Shortfalls in General Medicine Persist in Italy 

Roberta Villa

May 30, 2023

In Italy, family doctors are complaining about being overloaded with patients and paperwork, patients can't find a primary care pediatrician, and areas are left abandoned every time the town's doctor retires. In spring 2020, we thought we had learned our lesson from COVID-19: the focus must be turned to general medicine and primary care services must be improved.

Three years on, the picture given in the Report on General Practitioners drafted by the Italian National Agency for Regional Health Services is not the most reassuring, nor does it show a concrete effort to respond to the shortfalls highlighted by COVID-19, which were already well established.

In 2021, there were around 40,250 general practitioners working in Italy: almost 1460 fewer than the previous year and 2178 fewer than in 2019. In addition to those who passed away during the attack of the virus (around one per day in March 2020, when they faced the still-unknown virus not only unarmed, but also without even the slightest level of protection given by a mask), many discouraged doctors have changed jobs, left the profession, or decided to retire. On the other hand, almost three quarters of general practitioners still working in 2021 had more than 27 years of experience.

It is difficult to imagine the situation improving soon, considering that by 2025, almost 13,800 general practitioners will celebrate their 70th birthday, while there is still an insufficient number of young people entering general medicine. The observed increase in grants for general practitioner training, from 1765 in 2019 to 3675 in 2022, is still not enough. Even if 100% of the places were filled and all candidates completed the course on time, fewer than 10,150 doctors would enter the profession by 2025, leaving more than 3600 unfilled positions throughout the country.

Only the smallest regions will manage. They include Val d'Aosta, the Autonomous Province of Trento (each of which has only a few active units), and Molise, with a shortage of only four professionals. The worst situation is anticipated in the regions of Lazio and Sicily, which will each face a lack of more than 500 family doctors, followed by Campania and Puglia (almost 400 each), Tuscany (around 250), and Piedmont and Emilia Romagna, around 200. In Veneto and Lombardy, general medicine faces an estimated shortage of around 150 and 135 units. For Abruzzo and Sardinia, the shortages will be 127 and 116, respectively. Other less populated regions will consequently need fewer doctors, generally less than a hundred.

However, we should not forget about how the population varies. In 2021, each family doctor had an average of 1237 adults to care for. This is a relatively stable number, compared with 2020, and sits below the maximum of 1500 indicated by their contracts, with exceptions. The number of doctors per 10,000 inhabitants at a national level is 6.81, from a minimum of 5.47 in the Autonomous Province of Bolzano to a maximum of 8.34 in Umbria. If we consider that difficulty attracting doctors in Alto Adige is also fueled by the requirement to speak German fluently, then immediately after the minimum comes Lombardy, due to a shortage of doctors, with 5.8 general practitioners per 10,000 inhabitants, which is on a par with Calabria.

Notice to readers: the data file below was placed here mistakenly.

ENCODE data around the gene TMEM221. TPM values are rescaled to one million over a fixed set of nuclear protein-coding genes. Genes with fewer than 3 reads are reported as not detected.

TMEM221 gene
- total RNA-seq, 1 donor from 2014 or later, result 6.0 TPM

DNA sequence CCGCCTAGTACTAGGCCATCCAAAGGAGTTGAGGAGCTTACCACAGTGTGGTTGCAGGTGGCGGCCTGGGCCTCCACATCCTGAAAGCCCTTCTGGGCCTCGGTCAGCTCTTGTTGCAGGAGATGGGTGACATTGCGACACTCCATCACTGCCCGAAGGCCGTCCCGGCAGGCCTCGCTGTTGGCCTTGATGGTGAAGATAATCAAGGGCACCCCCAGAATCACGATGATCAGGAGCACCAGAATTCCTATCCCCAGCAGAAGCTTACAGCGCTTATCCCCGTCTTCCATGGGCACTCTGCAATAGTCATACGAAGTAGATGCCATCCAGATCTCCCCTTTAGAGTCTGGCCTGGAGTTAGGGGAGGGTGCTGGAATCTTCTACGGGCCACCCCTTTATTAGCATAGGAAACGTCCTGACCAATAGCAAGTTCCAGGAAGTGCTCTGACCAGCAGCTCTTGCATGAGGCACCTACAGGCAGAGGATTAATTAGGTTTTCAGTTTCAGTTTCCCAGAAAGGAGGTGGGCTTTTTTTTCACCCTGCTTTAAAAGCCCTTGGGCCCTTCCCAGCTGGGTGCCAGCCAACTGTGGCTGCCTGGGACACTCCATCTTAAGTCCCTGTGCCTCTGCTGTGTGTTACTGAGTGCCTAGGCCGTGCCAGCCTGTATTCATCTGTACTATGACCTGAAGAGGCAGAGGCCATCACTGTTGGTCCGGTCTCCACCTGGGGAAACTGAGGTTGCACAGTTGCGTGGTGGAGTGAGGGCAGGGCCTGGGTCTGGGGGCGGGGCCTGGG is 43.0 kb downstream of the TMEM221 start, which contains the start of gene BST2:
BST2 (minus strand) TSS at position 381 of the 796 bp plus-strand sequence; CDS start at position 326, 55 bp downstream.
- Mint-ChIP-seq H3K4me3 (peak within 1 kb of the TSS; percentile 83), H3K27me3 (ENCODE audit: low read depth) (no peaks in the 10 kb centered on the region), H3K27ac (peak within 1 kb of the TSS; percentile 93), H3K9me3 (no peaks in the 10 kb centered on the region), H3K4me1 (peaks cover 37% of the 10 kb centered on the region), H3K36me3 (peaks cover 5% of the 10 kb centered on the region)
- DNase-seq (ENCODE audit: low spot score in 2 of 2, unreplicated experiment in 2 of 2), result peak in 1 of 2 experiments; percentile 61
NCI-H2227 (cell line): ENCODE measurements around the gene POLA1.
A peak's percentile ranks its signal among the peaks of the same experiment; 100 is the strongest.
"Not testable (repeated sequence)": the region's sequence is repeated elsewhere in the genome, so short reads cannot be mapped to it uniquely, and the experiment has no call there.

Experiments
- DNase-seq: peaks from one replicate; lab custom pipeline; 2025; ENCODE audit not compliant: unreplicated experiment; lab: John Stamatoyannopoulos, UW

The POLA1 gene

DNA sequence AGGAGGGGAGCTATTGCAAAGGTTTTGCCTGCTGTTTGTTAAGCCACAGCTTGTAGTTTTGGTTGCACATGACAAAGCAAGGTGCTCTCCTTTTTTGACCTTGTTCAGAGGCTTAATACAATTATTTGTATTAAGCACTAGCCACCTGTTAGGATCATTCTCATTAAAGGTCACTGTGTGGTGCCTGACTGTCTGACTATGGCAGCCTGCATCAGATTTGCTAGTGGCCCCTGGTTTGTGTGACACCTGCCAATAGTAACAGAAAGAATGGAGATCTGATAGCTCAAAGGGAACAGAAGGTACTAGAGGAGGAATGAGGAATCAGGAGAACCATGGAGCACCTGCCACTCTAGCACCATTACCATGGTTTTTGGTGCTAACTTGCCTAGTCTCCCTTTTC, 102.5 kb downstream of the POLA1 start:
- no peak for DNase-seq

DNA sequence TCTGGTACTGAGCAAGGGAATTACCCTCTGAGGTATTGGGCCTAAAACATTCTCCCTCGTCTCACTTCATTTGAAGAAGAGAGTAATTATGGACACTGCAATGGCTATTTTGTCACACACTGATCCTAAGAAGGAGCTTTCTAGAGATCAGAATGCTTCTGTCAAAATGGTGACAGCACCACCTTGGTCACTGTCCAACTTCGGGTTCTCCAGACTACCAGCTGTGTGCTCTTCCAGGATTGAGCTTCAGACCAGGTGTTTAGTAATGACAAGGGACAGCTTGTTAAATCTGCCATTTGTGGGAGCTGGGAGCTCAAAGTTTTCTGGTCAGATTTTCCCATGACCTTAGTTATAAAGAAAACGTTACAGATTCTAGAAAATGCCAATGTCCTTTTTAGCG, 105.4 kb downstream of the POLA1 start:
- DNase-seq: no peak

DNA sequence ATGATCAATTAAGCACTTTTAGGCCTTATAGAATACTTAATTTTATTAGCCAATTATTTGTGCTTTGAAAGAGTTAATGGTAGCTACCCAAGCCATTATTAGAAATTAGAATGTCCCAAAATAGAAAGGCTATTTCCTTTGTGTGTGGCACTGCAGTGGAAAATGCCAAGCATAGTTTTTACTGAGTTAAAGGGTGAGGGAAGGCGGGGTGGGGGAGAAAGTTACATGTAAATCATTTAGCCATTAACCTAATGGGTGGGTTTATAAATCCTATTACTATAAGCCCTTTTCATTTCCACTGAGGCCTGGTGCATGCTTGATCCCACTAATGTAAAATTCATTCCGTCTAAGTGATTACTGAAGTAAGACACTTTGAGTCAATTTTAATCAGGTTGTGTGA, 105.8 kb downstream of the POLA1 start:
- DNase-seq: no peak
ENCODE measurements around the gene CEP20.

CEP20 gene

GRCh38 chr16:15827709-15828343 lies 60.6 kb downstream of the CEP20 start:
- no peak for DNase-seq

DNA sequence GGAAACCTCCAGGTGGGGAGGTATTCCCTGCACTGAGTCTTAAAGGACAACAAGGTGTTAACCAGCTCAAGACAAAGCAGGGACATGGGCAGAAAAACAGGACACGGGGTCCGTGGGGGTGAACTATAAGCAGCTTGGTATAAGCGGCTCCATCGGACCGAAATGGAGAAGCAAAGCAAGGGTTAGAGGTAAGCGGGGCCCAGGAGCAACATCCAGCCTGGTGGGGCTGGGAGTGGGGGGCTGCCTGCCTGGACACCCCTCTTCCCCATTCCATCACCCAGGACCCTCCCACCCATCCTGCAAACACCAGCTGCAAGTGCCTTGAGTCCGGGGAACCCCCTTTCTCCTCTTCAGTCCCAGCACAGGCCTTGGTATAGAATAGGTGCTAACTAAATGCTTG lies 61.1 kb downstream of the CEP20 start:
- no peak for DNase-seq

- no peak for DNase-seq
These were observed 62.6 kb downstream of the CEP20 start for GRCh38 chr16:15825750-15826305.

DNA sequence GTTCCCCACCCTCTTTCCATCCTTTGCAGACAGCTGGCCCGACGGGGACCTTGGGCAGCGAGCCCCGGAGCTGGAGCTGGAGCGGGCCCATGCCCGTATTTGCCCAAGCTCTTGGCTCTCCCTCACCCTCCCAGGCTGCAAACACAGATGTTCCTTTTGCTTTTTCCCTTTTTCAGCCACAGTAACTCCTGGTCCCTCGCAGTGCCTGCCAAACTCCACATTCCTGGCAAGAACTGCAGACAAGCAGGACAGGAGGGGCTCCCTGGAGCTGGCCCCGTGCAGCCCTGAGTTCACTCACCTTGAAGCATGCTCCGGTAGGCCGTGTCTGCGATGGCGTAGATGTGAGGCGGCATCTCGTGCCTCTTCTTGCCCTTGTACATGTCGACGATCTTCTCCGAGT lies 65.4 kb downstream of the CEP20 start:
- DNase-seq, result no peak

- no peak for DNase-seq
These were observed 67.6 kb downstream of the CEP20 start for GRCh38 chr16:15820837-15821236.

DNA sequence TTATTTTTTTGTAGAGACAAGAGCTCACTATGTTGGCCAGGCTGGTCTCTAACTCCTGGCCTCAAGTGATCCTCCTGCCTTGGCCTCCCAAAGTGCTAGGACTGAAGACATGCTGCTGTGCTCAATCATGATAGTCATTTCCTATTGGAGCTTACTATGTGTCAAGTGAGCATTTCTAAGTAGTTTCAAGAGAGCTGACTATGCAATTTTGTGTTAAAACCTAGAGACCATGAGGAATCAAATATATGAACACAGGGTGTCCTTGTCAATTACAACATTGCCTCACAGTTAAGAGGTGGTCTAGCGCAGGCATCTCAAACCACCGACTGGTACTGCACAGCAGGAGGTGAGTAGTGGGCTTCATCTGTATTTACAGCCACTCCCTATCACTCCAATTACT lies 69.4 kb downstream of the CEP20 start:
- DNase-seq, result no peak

According to data from Eurostat, Italian numbers are much lower than those in Portugal and Ireland, where this ratio reaches 30 and 20 general practitioners per 10,000 inhabitants, respectively. They also are lower than those of France and Germany, where the total number of family doctors is also much higher than in Italy, with 94,000 and 85,000 units, respectively.

Finally, when looking at continuity of care services in place overnight and on the weekends, in 2021, there were fewer than 3000 emergency medical units in Italy, with 10,344 appointed doctors, equal to 18 doctors for every 100,000 inhabitants. There are also large regional differences in these services: from 3 appointed doctors in Valle d'Aosta to 47 in Basilicata, and from 5 in Emilia Romagna to 39 in Calabria, evidently reflecting the different healthcare organization models in place for citizens. Even the law states that these differ depending on the needs of the region. The most important thing is that citizens feel cared for in one way or another and know whom to contact in times of need, without having to bang on the doors of the emergency room for problems that could be resolved through a different healthcare service.

This article was translated from Univadis Italy,  which is part of the Medscape Professional Network.

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